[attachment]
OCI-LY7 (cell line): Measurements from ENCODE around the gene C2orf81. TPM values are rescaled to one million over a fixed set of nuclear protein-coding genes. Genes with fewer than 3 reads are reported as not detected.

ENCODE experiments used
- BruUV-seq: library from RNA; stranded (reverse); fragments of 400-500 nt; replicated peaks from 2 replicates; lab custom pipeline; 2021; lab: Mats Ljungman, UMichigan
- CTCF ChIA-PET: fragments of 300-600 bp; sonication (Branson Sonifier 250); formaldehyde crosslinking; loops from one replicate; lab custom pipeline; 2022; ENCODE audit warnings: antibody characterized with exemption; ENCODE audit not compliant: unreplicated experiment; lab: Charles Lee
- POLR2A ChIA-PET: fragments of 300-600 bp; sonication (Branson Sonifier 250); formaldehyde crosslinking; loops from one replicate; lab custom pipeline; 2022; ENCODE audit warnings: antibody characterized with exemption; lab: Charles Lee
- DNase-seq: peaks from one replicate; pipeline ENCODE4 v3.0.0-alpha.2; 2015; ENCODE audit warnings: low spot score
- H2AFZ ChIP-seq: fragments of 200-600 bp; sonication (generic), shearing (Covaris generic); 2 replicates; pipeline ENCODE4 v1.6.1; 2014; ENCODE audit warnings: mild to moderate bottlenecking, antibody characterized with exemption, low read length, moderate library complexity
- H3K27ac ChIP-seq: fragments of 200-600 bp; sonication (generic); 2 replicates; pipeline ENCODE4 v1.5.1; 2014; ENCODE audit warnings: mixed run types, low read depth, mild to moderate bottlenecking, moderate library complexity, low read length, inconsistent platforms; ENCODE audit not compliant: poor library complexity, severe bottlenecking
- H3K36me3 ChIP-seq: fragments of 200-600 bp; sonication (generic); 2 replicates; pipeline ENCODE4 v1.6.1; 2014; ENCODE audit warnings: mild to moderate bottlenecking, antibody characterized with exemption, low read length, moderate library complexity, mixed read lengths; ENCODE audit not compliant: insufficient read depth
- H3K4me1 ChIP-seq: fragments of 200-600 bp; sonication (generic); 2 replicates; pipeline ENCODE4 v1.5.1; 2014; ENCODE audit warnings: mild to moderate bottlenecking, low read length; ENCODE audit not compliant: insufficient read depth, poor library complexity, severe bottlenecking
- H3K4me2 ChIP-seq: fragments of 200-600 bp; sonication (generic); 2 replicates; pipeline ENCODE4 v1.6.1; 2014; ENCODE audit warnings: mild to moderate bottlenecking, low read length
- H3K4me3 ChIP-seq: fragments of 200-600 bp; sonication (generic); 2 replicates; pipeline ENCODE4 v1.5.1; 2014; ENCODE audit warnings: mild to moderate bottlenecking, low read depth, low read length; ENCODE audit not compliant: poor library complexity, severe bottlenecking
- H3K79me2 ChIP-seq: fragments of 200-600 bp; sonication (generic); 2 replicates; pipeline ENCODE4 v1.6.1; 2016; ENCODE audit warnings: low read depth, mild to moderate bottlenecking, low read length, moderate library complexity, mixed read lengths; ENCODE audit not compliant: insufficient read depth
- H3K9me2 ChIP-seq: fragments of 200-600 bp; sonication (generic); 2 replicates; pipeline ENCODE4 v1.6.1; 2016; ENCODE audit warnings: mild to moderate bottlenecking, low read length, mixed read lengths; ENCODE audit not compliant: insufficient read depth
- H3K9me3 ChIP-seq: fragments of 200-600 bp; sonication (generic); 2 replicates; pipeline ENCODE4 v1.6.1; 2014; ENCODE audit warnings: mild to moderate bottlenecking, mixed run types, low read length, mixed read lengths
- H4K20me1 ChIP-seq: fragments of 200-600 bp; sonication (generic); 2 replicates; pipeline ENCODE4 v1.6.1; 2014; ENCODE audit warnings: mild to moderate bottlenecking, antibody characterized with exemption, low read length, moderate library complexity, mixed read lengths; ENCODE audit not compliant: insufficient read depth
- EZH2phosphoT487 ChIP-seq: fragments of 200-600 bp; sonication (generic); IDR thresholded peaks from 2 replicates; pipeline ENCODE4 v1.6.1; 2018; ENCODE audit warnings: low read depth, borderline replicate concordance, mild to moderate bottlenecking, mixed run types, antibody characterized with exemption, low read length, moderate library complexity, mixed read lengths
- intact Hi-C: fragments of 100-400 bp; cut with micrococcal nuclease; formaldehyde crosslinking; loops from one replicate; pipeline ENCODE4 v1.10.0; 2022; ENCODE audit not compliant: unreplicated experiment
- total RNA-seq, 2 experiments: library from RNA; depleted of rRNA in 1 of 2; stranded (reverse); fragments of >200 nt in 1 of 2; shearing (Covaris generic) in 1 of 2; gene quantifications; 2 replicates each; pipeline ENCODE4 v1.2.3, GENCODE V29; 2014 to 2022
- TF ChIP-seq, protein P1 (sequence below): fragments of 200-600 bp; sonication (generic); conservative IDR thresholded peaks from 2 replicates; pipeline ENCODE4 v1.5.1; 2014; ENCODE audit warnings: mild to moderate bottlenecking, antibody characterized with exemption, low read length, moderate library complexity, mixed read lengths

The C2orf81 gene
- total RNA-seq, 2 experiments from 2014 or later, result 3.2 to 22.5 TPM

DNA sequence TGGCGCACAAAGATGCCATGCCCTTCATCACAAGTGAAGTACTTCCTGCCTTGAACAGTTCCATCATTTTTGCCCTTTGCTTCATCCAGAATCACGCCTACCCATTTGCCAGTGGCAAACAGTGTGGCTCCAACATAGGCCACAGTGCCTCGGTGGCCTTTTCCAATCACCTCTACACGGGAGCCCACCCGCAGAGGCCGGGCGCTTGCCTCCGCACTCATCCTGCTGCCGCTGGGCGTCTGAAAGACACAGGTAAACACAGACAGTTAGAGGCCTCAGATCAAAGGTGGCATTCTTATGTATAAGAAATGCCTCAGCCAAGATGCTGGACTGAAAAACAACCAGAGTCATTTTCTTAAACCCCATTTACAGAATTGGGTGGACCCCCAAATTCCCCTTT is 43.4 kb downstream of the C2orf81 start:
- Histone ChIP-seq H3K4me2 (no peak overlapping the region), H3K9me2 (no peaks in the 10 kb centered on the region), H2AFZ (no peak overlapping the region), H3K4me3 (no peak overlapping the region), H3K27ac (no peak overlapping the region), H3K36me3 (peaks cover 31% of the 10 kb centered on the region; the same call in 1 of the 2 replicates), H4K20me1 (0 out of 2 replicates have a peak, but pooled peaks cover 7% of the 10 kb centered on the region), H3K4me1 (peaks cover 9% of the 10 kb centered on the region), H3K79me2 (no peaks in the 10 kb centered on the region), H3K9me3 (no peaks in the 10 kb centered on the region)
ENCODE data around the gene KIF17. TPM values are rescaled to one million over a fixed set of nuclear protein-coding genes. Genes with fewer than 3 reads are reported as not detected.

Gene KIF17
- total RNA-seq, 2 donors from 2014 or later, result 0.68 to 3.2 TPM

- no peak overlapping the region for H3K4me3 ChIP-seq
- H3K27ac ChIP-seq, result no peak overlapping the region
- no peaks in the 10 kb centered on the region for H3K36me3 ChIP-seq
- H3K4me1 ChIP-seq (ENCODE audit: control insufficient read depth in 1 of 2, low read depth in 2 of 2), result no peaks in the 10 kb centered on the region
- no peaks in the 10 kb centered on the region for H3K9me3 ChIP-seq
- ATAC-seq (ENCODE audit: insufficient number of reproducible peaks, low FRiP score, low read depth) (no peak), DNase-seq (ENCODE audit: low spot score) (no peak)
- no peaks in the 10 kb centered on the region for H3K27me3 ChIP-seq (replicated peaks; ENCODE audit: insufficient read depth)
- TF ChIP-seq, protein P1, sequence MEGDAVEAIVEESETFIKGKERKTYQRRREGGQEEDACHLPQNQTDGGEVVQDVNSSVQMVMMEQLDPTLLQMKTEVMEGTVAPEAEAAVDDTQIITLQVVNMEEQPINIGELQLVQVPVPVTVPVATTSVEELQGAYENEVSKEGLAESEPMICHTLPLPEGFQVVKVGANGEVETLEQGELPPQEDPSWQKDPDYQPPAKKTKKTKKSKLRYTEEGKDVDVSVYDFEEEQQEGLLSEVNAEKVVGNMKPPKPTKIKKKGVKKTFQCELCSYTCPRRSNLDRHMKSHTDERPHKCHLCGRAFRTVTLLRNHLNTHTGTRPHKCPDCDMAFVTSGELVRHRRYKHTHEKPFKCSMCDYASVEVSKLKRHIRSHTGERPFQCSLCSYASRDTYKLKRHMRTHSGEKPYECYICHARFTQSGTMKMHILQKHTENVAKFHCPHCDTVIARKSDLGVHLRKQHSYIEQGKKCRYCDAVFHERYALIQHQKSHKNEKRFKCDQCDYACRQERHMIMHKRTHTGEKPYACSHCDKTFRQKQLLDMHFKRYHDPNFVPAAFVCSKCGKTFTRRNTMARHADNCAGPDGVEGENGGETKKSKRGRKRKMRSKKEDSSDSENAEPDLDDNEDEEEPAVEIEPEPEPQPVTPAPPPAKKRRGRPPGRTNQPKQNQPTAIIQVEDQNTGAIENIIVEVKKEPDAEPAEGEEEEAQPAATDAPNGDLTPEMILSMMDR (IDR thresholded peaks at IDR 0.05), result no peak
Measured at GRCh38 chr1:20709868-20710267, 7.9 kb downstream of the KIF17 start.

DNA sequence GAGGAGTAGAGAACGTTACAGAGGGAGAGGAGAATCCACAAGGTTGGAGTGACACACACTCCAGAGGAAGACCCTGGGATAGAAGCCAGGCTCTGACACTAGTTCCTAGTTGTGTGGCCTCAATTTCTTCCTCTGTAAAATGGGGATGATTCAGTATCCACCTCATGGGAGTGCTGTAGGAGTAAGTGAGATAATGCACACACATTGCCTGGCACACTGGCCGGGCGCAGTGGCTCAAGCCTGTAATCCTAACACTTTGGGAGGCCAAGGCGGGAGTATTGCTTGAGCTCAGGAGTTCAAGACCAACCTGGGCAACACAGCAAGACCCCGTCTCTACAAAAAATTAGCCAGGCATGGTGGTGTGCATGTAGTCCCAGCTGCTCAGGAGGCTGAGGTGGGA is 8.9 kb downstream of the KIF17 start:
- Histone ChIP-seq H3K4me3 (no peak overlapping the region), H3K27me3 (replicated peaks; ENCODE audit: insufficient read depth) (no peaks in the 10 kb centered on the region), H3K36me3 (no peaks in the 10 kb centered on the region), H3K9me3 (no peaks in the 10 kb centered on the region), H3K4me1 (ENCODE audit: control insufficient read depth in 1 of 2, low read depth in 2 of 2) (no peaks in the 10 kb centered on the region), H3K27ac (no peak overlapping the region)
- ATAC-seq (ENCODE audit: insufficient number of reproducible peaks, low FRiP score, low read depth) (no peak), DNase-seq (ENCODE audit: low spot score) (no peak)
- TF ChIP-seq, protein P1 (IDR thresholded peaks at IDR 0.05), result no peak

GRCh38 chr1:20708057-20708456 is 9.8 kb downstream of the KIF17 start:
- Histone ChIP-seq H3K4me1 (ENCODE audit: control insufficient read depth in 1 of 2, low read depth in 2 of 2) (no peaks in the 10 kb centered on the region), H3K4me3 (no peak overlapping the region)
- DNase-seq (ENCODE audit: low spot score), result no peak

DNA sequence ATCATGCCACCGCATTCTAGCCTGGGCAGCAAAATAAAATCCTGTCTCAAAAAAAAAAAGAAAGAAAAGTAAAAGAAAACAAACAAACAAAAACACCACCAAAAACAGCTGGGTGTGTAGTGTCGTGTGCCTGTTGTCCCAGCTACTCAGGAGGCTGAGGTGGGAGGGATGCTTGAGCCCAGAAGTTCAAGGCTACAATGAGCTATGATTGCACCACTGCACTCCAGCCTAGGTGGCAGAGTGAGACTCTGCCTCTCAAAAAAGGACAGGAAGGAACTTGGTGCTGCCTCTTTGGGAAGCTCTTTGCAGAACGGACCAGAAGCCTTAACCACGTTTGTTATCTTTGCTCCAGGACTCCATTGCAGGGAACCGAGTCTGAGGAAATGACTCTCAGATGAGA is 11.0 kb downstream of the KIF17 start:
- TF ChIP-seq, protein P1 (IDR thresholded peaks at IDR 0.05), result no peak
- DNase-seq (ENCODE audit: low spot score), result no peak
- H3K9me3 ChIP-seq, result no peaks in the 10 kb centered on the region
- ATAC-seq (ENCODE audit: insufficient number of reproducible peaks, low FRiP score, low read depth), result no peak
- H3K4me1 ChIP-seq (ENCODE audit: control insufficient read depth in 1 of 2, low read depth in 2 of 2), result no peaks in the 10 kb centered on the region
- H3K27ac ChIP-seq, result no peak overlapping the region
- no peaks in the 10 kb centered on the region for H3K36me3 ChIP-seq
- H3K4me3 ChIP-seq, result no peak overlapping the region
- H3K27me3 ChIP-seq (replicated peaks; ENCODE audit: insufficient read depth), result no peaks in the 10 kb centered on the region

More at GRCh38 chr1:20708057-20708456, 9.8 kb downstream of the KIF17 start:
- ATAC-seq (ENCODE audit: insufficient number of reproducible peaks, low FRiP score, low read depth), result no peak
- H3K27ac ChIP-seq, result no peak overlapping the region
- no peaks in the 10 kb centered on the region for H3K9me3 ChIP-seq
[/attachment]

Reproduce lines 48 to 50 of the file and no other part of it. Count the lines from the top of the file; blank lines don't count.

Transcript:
- ATAC-seq (ENCODE audit: insufficient number of reproducible peaks, low FRiP score, low read depth), result no peak
- H3K4me1 ChIP-seq (ENCODE audit: control insufficient read depth in 1 of 2, low read depth in 2 of 2), result no peaks in the 10 kb centered on the region
- H3K27ac ChIP-seq, result no peak overlapping the region